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From Colin Clark <co...@clark.ws>
Subject Re: Mutable primary key in a table
Date Sun, 08 Feb 2015 15:21:11 GMT
No need for CAS in my suggestion - I would try to avoid the use of CAS if at all possible.
 

It’s better in a distributed environment to reduce dimensionality and isolate write/read
paths (event sourcing and CQRS patterns).

Also, just in general, changing the primary key on an update is usually considered a bad idea
and is simply not even permitted by most RDBMS.
—
Colin Clark
colin@clark.ws
+1 320-221-9531
skype colin.p.clark

> On Feb 8, 2015, at 4:16 PM, Eric Stevens <mightye@gmail.com> wrote:
> 
> It sounds like changing user names is the kind of thing which doesn't happen often, in
which case you probably don't have to worry too much about the additional overhead of using
logged batches (not like you're going to be doing hundreds to thousands of these per second).
 You probably also want to look into conditional updates (search for Compare And Set - CAS)
to help avoid collisions when creating or renaming users.
> 
> Colin's suggestion of using a surrogate key for the primary key on the user table is
also a good idea, but you'll still want to use CAS to help maintain the integrity of your
data.  Note that CAS has a similar overhead to logged batches in that it also involves a Paxos
round.  So keep the number of statements in either CAS or logged batches as minimal as possible.
> 
> On Sun, Feb 8, 2015 at 7:17 AM, Colin <colin@clark.ws <mailto:colin@clark.ws>>
wrote:
> Another way to do this is to use a time based uuid for the primary key (partition key)
and to store the user name with that uuid.
> 
> In addition, you'll need 2 additonal tables, one that is used to get the uuid by user
name and another to track user name changes over time which would be organized by uuid, and
user name (cluster on the name).
> 
> This pattern is referred to as an inverted index and provides a lot of power and flexibility
once mastered.  I use it all the time with cassandra - in fact, to be successful with cassandra,
it might actually be a requirement!
> 
> --
> Colin Clark 
> +1 612 859 6129 <tel:%2B1%20612%20859%206129>
> Skype colin.p.clark
> 
> On Feb 8, 2015, at 8:08 AM, Jack Krupansky <jack.krupansky@gmail.com <mailto:jack.krupansky@gmail.com>>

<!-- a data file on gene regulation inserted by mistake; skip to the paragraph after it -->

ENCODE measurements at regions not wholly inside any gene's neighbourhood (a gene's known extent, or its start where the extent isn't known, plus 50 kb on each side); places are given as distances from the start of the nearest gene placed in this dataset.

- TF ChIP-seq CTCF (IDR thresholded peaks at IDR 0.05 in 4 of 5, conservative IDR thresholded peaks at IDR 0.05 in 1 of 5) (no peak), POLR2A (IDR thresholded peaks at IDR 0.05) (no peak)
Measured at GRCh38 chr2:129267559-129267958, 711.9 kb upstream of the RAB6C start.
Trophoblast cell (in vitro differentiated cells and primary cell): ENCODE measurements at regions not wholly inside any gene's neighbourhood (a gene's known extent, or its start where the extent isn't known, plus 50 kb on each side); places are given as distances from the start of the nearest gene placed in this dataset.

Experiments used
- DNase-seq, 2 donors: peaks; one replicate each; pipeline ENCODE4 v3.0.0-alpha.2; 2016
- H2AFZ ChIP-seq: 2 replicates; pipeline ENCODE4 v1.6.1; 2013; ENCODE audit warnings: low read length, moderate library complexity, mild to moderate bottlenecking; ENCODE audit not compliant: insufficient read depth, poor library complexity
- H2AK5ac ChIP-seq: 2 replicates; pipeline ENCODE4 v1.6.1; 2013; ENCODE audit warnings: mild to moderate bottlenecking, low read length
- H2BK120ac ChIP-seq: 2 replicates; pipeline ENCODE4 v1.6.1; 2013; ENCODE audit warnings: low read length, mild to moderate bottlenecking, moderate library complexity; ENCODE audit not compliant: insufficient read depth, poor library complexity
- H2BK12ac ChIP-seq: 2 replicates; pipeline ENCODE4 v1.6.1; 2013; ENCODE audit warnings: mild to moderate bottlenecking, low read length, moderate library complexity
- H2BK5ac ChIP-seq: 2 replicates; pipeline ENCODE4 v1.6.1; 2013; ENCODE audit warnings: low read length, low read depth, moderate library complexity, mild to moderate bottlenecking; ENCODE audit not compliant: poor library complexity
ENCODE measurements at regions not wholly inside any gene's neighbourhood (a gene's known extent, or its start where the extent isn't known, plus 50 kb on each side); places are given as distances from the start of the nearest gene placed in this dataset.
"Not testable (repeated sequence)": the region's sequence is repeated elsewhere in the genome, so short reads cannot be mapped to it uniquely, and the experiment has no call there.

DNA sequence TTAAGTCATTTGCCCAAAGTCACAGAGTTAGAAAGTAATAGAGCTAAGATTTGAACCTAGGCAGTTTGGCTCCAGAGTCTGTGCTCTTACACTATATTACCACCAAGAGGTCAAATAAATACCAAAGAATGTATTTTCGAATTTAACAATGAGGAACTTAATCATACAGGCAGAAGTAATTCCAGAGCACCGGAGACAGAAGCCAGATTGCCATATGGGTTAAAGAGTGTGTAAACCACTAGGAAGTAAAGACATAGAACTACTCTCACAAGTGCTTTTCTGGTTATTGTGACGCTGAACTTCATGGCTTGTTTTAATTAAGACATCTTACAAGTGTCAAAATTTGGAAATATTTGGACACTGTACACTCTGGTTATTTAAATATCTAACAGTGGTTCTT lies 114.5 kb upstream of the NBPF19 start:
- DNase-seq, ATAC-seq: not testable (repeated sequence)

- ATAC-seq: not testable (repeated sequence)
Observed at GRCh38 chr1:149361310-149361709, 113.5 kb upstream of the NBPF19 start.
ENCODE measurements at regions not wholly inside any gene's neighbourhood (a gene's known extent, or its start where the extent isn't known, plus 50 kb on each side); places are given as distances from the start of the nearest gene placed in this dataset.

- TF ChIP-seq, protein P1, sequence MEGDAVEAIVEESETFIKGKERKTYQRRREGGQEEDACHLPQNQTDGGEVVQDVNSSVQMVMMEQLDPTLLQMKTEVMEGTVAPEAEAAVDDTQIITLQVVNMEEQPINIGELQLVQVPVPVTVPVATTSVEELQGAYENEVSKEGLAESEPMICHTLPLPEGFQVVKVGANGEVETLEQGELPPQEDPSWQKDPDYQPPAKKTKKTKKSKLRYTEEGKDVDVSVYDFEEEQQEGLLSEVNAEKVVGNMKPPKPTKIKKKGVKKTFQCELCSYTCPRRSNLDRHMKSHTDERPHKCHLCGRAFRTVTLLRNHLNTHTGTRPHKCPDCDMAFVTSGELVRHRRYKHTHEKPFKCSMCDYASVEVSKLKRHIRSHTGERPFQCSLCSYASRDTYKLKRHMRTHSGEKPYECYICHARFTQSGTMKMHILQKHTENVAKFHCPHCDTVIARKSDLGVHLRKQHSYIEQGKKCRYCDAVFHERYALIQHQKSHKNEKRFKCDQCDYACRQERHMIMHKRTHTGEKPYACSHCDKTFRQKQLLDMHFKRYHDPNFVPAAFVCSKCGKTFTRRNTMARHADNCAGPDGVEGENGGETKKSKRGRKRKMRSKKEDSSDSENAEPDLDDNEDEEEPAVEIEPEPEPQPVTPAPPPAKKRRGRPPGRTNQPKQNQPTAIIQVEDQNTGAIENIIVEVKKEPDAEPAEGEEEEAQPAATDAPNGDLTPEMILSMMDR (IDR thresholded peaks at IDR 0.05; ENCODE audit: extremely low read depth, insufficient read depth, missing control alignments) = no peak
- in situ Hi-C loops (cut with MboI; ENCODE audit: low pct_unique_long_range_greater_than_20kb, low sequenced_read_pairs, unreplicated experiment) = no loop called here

wrote:
> 
>> What is your full primary key? Specifically, what is the partition key, as opposed
to clustering columns?
>> 
>> The point is that the partition key for a row is hashed to determine the token for
the partition, which in turn determines which node of the cluster owns that partition. Changing
the partition key means that potentially the partition would need to be "moved" to another
node, which is clearly not something that Cassandra would do since the core design of Cassandra
is that all operations should be blazingly fast and to refrain from offering slow features.
>> 
>> I would recommend that your application:
>> 
>> 1. Read the existing user data
>> 2. Create a new user, using the existing user data.
>> 3. Update the old user row to indicate that it is no longer a valid user. Actually,
you will have to decide on an application policy for old user names. For example, can they
be reused, or are they locked, or... whatever.
>> 
>> 
>> -- Jack Krupansky
>> 
>> On Sun, Feb 8, 2015 at 1:48 AM, Ajaya Agrawal <ajku.agr@gmail.com <mailto:ajku.agr@gmail.com>>
wrote:
>> 
>> On Sun, Feb 8, 2015 at 5:03 AM, Eric Stevens <mightye@gmail.com <mailto:mightye@gmail.com>>
wrote:
>> I'm struggling to think of a model where it makes sense to update a primary key as
a typical operation.  It suggests, as Adil said, that you may be reasoning wrong about your
data model.  Maybe you can explain your problem in more detail - what kind of thing has you
updating your PK on a regular basis?
>> 
>> I have a 'user' table which has a column called 'user_name' and other columns like
name, city etc. The application requires that user_name be unique and user should be searchable
by 'user_name'. The only way to do this in C* would be to make user_name column primary key.
Things get trickier when there is a requirement which says that user_name can be changed by
the users of the application. This a distributed application which mean that it runs on multiple
nodes. If I have to change user_name atomically then either I need to implement distributed
locking or use something C* provides.   
>> 
>> 
> 


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